The initial groundwork for change was laid by the Mental Health Parity Act of 1996 (MHPA), which required that annual or lifetime dollar limits on mental health benefits be no less than similar limits imposed on medical or surgical benefits. Unfortunately, the law ultimately did little to increase mental health benefits, as insurers and employers circumvented the legislation by implementing higher deductibles, copays and out-of-pocket maximums as well as limiting the number of treatment days or visits for mental health. It would not be until 2008 when Congress would close these loopholes by passing the Paul Wellstone and Pete Domenici Mental Health Parity and Addiction Equity Act (MHPAEA). In addition to soldering the MHPA, the MHPAEA expanded the same mental health protections to substance use disorders. However, neither act mandated that insurers and employers cover mental health or substance use disorders (MH/SUD). Both laws only required coverage parity with medical or surgical benefits if MH/SUD benefits were offered, and each only covered large self-insured employers and group health plans. Small plans and self-insured private employers with 50 or fewer employees were exempt from both laws. Still, the impact of the MHPAEA was tremendous, as approximately 140 million total U.S. citizens – more than 40% of the country’s population – were covered under large employer and group plans, significantly reducing the immediate personal financial burden for individuals seeking behavioral healthcare services.

Small plans and employers would soon be required to comply with the coverage rules of the MHPAEA. The Patient Protection and Affordable Care Act of 2010, otherwise known as the Affordable Care Act (ACA) or Obamacare, closed this loophole, requiring that small plans and employers cover MH/SUD services as one of 10 essential health benefits. This expanded coverage of MH/SUD benefits to approximately 30 million people insured by small employers and group health plans. In addition, the ACA provided MH/SUD benefits to an additional 20 million to 30 million people who gained insurance through Medicaid’s expansion across 32 states and the new healthcare insurance exchanges. All combined, it is estimated that the ACA and the two earlier parity laws improved access to behavioral health services for an estimated 200 million individuals, or 65% of the U.S. population.

The overall growing awareness of mental health and substance abuse conditions has accelerated demand for services, and healthcare reform under the ACA and parity laws has improved the financial accessibility of care given enhanced insurance coverage. SAMHSA reported that between 2009 and 2013, the percentage of adults receiving any type of mental health treatment grew steadily from 12.6% to 14.6%. As a result, U.S. expenditures on mental health and substance use disorders was up from $170 billion in 2009 to $220 billion in 2014, representing annual growth of 5.3% vs. aggregate national healthcare spending growth of 4% per year over the same period. This increase pushed behavioral health’s share of national healthcare expenditures from 6.8% in 2009 to 7.3% in 2014. With approximately 320 million people in the U.S., the country spent on average $690 per person in 2014 on MH/SUD services vs. total healthcare expenditures of $9,507 per person. Per capita spending and utilization of behavioral health is expected to increase as the industry continues to incorporate changes brought by the MHPAEA and the ACA.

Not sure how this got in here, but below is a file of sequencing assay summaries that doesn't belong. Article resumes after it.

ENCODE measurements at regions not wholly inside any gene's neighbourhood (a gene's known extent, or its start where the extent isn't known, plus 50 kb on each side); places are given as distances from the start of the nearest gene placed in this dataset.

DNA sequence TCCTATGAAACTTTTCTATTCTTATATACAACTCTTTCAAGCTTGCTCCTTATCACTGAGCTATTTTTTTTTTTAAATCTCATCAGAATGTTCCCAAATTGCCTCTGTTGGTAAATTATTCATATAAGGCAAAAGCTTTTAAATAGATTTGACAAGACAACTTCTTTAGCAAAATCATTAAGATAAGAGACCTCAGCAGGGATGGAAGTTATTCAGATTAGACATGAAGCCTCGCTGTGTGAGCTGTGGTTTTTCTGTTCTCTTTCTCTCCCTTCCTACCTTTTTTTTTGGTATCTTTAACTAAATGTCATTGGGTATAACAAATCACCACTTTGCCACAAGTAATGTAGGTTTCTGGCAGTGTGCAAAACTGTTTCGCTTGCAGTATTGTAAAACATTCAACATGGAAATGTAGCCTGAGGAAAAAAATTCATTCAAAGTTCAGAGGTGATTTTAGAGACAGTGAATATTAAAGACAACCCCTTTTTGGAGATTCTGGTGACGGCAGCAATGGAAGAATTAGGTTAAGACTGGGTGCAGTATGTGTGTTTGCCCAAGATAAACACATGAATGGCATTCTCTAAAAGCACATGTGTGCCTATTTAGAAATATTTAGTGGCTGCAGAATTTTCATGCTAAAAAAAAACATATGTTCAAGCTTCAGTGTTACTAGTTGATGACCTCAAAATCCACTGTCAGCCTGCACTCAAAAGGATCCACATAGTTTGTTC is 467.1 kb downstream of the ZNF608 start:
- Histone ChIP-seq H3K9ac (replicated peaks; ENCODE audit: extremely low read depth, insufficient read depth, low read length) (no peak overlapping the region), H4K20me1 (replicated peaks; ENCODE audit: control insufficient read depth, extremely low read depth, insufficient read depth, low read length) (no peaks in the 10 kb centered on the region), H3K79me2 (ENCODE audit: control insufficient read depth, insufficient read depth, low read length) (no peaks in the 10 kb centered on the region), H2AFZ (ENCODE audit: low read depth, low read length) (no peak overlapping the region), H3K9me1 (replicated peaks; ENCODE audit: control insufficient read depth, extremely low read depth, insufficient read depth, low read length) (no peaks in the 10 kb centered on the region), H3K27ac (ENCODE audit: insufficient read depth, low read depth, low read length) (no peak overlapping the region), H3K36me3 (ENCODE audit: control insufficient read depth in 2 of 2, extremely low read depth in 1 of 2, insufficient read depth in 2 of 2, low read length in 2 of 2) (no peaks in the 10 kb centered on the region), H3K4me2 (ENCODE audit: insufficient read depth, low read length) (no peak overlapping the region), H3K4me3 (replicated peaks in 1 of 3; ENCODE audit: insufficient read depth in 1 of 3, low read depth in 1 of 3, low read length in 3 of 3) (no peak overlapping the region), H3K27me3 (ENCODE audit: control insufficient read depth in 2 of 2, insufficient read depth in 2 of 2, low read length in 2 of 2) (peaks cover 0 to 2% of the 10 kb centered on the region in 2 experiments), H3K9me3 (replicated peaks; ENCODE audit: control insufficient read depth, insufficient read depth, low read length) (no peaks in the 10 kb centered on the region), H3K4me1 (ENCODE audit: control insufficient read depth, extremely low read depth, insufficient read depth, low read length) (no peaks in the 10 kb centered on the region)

Although both expenditure and utilization have increased over time, behavioral health services are still vastly underutilized – 60% of adolescents and adults with diagnosable disorders do not receive mental health services. Similarly, nearly 90% with a substance abuse disorder do not receive treatment.3 While changes in societal attitudes have warmed, and U.S. laws have reformed to support behavioral health, the country still has a long way to go until every individual needing care receives it. Further expansion of behavioral health utilization catalyzed by growing emotional and financial support will continue to drive demand for additional care. And though these changes have attracted new service providers to the market, there is a continuing need for high-quality, cost-effective behavioral healthcare companies to serve the country’s unmet needs.

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1 Source: SAMHSA.
2 Source: Henry J. Kaiser Family Foundation.
3 Source: SAMHSA.